John Hardin reflects on the 525-mile scenic bike ride he took along the West Coast with Tracie Seimon and her husband in October. They started in San Francisco, headed south to Los Angeles and rode eight hours a day for eight straight days.
Not exactly what he pictured when Hardin met Seimon two years ago. She was 37 and turned to Hardin, a prominent rheumatologist in New York, for help. Other physicians had not been able to diagnose the cause behind a crippling pain that started in her feet, spread to other joints and was accompanied by swelling, fatigue and fever.
“When I see patients in that condition, I am concerned they might end up in a wheelchair,” says Hardin, vice president of research for the Arthritis Foundation. “She was having trouble walking and needed assistance going upstairs. People don’t need to suffer like that anymore.”
After examining her health history and running tests, he diagnosed rheumatoid arthritis and put her on an aggressive new drug therapy. The therapy took several months to start working, but she’s currently in remission from an inflammatory disease that affects 1.5 million people in the U.S. and can eventually cause loss of function. It is an autoimmune disease, which means the immune system mistakenly attacks tissues. It can also attack the heart and lungs.
“I am so grateful,” says Seimon, who lives in Nyack, N.Y., with husband Anton Seimon and their two dogs. “The drugs made me a little nauseous at first, but my body has gotten used to them, and I seem to be tolerating them well now.”
She’s back doing the field work she loves. A conservation researcher at the Bronx Zoo, she travels to remote destinations in search of pathogens that kill wildlife.
“I have to be strong to do my job,” she says. “I am often working at high altitudes and flipping over big rocks looking for amphibians.” She’s looking forward to upcoming field work in Russia, Peru and Vietnam.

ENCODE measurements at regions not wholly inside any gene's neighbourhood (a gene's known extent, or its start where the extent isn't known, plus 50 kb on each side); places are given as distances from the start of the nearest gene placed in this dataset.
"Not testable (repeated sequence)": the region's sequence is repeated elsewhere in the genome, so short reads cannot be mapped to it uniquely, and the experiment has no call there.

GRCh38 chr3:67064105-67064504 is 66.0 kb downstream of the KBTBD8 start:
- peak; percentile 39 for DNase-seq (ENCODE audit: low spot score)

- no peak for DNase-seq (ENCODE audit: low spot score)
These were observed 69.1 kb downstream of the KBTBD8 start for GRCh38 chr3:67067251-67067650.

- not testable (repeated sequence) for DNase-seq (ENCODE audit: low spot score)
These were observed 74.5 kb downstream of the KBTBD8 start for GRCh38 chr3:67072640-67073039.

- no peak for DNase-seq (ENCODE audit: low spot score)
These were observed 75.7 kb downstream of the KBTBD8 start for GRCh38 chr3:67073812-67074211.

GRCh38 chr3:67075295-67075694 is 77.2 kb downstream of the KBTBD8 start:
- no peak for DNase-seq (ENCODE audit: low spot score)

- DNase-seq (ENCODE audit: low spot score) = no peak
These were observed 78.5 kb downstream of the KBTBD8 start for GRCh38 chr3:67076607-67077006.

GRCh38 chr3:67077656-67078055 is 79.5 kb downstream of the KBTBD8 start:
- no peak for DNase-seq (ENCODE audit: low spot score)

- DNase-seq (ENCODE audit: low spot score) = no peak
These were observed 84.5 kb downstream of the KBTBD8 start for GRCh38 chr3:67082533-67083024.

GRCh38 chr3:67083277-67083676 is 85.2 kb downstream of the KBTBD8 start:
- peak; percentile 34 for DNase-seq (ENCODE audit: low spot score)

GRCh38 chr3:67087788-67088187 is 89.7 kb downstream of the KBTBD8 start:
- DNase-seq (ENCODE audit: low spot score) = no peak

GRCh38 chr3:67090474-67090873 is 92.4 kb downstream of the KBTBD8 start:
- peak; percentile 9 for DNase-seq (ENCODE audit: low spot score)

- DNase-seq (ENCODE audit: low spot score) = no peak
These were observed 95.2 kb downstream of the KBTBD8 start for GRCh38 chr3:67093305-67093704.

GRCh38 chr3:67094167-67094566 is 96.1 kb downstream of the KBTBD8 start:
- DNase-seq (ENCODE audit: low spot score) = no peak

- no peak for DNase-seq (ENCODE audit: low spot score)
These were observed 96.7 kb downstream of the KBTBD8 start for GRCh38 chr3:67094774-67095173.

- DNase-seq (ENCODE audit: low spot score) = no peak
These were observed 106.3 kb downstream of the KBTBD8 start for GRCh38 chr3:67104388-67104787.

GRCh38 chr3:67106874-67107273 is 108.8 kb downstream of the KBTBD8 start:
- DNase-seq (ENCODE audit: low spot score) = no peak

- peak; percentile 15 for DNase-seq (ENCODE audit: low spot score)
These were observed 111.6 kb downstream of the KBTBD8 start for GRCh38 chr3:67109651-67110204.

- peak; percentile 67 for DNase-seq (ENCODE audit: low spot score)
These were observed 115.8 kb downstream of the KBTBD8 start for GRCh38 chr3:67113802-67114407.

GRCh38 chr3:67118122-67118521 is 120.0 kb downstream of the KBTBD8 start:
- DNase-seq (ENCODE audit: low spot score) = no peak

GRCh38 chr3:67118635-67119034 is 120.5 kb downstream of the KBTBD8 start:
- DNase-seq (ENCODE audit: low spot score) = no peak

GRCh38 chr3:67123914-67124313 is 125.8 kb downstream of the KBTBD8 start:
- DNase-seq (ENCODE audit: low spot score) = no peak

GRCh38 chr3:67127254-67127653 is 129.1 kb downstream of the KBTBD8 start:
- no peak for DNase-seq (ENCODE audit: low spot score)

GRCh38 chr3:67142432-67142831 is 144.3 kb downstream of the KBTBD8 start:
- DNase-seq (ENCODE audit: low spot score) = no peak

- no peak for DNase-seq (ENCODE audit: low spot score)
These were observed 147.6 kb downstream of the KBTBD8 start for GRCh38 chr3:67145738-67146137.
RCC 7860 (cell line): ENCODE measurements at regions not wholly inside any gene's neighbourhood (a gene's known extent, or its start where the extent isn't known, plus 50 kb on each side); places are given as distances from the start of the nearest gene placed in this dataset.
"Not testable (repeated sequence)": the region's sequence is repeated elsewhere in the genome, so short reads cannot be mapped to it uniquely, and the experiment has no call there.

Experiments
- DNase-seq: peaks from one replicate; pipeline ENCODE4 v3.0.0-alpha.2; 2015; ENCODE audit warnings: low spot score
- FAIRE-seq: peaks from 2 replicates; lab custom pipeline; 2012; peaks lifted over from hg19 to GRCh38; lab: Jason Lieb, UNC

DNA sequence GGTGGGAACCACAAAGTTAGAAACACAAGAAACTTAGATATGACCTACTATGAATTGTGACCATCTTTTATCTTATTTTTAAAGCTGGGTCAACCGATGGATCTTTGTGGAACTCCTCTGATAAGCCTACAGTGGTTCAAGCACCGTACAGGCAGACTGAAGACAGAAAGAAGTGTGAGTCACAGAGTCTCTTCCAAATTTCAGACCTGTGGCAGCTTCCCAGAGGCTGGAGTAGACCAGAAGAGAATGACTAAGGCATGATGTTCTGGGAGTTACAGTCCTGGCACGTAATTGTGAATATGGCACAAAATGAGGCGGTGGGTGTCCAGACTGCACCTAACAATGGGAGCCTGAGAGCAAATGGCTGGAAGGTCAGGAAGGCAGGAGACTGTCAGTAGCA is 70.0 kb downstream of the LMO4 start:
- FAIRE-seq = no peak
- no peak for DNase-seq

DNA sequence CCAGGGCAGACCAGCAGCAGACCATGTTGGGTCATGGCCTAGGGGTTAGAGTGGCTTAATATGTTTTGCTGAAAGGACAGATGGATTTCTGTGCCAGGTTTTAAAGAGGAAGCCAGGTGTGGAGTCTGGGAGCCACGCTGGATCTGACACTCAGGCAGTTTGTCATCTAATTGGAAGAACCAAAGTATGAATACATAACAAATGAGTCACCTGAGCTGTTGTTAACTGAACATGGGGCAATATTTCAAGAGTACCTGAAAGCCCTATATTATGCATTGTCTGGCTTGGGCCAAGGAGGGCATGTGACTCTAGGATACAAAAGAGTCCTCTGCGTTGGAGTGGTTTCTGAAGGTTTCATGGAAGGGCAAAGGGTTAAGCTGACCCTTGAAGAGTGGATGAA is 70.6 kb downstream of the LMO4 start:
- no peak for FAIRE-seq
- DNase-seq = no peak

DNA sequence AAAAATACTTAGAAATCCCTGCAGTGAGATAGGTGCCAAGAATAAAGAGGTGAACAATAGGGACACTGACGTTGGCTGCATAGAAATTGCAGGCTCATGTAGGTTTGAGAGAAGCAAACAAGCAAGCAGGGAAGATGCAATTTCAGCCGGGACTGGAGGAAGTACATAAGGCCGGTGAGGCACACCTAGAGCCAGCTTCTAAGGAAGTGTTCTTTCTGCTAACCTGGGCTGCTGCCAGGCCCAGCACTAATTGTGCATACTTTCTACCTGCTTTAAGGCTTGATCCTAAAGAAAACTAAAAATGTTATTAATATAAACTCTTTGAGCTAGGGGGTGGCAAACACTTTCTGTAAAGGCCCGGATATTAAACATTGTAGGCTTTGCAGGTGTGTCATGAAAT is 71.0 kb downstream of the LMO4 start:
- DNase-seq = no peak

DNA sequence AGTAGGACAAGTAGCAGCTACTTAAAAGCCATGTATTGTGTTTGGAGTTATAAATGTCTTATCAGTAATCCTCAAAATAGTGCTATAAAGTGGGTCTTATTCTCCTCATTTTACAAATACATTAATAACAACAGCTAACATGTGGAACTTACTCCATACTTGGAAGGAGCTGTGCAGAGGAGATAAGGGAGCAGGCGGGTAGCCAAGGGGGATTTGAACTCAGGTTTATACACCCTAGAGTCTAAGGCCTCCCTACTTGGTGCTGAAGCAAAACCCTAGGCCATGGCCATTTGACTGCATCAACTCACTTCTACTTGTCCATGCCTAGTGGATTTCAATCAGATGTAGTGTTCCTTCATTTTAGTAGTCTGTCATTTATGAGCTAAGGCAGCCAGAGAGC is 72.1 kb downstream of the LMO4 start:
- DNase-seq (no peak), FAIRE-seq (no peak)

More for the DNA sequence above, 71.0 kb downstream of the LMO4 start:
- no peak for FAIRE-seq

The drug regimen she’s on includes Enbrel and Methotrexate, which both work on the immune system by blocking or reducing the proteins contributing to the disease process. Plaquenil was developed to treat malaria, Hardin says, but it is also effective in treating early RA.
People who begin treatment within two years of the disease appearing can expect to have low or moderate disease activity with the new treatments, rather than merely relief from symptoms, says Hardin. In a study of 682 people with RA, more than 75 percent of those treated with Enbrel and Methotrexate experienced no progression of joint damage after three years. The therapies are delivered by injection or infusions.
More new therapies are in the pipeline. The Food and Drug Administration recently approved Tofacitinib, a new class of oral drugs for people with moderate to severe rheumatoid arthritis who haven’t been helped by the other therapies. Tofacitinib works by suppressing the immune system, according to the National Institutes of Health.
Not all drugs have been successful; last week, Eli Lilly said it stopped a late-stage trial of the experimental drug Tabalumab because an interim analysis showed it was not working. Lilly said the move was not based on safety concerns; two other late-stage trials of the drug, seen as an alternative for patients who were not helped by Methotrexate, are continuing, as are other smaller studies.
Seimon must remain vigilant to protect herself from getting sick, since her immune system is depressed by the treatments.
“I’m always washing my hands and doing everything I can to make sure I don’t get sick in the first place,” she says. “I’m careful about what I eat and make sure I get enough sleep.”
She had one flare-up when she experimented with tapering off the drugs before the October bike ride, but resuming the therapy eliminated the problem. She plans to take them for the long haul. The long-term effect of the drugs is unknown.
“But my choices weren’t good ones,” she says. “Looking at what the alternatives would be, I’d have no life, and I wouldn’t be doing my research that I love to do on frogs.”
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